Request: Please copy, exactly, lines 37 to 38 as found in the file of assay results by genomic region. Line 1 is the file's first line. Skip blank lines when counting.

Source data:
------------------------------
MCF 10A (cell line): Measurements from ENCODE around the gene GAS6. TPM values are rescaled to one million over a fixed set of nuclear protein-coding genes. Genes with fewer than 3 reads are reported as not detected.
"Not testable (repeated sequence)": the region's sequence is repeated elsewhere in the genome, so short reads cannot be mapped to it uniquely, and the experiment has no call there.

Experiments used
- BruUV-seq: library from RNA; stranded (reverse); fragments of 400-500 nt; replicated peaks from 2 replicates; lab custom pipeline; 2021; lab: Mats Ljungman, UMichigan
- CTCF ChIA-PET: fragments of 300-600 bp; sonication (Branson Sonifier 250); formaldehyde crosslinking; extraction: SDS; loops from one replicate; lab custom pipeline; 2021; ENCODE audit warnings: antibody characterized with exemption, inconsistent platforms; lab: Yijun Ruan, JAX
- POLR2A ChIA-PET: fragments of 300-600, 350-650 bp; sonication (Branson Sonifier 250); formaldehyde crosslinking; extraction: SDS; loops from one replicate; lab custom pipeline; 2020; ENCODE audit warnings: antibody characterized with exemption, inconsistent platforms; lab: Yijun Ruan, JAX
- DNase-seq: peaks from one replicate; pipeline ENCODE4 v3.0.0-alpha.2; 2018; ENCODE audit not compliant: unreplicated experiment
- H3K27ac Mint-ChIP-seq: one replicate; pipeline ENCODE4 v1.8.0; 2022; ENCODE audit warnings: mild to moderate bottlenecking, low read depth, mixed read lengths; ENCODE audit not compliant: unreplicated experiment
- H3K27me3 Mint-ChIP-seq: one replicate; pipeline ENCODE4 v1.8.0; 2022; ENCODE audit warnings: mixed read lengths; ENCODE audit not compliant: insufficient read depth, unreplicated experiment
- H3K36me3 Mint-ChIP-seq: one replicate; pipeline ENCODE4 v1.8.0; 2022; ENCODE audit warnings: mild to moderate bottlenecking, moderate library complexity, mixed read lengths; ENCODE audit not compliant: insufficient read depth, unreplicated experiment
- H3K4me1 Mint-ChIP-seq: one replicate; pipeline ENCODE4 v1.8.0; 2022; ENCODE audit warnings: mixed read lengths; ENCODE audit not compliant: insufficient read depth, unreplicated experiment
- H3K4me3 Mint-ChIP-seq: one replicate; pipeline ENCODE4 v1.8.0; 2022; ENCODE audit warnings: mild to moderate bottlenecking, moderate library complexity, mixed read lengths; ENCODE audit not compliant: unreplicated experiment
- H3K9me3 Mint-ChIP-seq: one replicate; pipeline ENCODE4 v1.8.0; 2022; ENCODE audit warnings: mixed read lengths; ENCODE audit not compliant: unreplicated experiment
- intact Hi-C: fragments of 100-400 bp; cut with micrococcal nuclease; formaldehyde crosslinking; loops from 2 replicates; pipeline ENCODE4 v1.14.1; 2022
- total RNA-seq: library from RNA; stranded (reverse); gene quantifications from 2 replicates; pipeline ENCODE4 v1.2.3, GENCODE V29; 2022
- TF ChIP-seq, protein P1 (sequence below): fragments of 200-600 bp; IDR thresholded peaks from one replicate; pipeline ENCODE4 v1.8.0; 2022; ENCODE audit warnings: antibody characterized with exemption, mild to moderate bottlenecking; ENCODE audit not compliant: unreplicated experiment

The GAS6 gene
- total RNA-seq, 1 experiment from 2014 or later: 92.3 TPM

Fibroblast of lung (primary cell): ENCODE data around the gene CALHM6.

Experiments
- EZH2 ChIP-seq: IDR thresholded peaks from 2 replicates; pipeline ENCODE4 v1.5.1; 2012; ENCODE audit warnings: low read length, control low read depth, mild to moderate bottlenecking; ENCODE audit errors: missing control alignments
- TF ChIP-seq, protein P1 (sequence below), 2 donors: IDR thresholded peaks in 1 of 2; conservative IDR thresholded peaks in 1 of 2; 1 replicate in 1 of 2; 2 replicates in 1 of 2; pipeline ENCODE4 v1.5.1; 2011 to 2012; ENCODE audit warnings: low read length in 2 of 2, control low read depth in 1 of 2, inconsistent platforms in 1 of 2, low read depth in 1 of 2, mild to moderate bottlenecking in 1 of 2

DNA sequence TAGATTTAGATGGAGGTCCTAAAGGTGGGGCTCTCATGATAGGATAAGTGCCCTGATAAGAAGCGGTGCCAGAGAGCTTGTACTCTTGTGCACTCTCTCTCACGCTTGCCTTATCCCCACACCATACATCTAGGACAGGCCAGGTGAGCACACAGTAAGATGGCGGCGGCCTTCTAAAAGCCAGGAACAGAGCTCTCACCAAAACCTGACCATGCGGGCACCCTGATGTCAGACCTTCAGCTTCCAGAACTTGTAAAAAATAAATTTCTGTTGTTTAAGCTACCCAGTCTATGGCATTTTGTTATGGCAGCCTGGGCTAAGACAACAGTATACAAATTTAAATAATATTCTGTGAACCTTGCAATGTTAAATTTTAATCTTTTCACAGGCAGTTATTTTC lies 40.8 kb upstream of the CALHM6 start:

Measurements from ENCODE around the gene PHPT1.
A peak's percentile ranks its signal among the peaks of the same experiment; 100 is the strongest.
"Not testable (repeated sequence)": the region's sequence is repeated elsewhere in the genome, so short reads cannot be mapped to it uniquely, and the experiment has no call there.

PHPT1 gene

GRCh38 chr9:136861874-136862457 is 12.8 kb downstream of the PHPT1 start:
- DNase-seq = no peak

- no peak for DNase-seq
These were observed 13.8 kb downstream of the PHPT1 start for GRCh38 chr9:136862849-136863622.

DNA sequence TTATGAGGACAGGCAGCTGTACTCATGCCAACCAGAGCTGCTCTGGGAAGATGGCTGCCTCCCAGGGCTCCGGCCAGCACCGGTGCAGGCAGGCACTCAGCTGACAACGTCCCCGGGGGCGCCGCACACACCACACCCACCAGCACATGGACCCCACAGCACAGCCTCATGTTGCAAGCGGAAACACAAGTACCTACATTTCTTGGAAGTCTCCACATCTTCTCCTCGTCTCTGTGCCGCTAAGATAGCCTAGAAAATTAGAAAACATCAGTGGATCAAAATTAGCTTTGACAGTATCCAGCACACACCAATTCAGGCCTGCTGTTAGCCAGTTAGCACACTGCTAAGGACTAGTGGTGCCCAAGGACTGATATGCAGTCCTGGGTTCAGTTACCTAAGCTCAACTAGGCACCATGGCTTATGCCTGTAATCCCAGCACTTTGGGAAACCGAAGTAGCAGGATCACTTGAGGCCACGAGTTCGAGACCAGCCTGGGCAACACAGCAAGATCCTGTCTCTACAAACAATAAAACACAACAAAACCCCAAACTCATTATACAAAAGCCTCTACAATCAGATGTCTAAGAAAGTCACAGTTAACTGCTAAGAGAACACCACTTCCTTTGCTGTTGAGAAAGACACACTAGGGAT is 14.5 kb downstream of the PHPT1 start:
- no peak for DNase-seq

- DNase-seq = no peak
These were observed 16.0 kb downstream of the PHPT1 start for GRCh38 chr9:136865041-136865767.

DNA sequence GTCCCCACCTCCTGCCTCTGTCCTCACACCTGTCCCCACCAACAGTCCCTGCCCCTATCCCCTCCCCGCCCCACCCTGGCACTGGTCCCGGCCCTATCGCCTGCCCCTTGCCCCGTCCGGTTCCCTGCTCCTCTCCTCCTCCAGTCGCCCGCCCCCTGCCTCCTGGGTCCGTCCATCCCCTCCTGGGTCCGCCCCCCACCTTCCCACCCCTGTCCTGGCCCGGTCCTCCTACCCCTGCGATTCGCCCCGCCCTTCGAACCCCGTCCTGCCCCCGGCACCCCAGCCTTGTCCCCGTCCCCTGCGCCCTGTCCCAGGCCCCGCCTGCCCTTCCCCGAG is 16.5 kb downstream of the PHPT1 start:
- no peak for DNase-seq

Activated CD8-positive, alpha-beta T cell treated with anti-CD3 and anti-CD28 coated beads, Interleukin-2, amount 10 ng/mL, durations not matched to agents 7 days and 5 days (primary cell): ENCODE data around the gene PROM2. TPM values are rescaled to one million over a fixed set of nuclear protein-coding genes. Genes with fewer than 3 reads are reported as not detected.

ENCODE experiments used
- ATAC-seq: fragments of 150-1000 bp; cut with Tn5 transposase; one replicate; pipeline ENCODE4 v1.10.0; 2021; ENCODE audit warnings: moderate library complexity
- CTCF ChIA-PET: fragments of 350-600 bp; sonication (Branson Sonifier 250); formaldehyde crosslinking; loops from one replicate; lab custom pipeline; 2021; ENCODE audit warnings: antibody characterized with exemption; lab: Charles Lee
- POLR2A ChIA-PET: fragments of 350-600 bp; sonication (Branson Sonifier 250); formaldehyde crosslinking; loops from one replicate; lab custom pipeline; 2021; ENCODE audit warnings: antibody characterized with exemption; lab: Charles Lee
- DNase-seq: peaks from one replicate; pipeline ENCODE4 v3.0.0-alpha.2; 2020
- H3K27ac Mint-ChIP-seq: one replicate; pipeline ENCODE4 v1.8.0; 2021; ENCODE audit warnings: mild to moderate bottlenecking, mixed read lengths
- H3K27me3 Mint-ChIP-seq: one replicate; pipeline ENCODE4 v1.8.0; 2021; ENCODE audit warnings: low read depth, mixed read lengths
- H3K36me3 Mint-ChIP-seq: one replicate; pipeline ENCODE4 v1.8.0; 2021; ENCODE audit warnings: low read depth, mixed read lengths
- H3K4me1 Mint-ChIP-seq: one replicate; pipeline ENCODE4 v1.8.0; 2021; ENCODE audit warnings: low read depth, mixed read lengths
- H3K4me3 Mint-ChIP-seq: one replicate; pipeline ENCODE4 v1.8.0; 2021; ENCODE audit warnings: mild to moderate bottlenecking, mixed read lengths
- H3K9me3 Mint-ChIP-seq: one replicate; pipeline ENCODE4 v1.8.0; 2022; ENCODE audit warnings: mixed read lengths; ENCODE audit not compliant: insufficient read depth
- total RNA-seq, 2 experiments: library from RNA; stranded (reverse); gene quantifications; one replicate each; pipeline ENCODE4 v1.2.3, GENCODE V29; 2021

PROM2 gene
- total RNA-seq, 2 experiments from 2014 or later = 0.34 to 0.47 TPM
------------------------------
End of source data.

- no peak for DNase-seq

Activated CD8-positive, alpha-beta T cell treated with anti-CD3 and anti-CD28 coated beads, Interleukin-2, amount 10 ng/mL, durations not matched to agents 7 days and 5 days (primary cell): ENCODE data around the gene PROM2. TPM values are rescaled to one million over a fixed set of nuclear protein-coding genes. Genes with fewer than 3 reads are reported as not detected.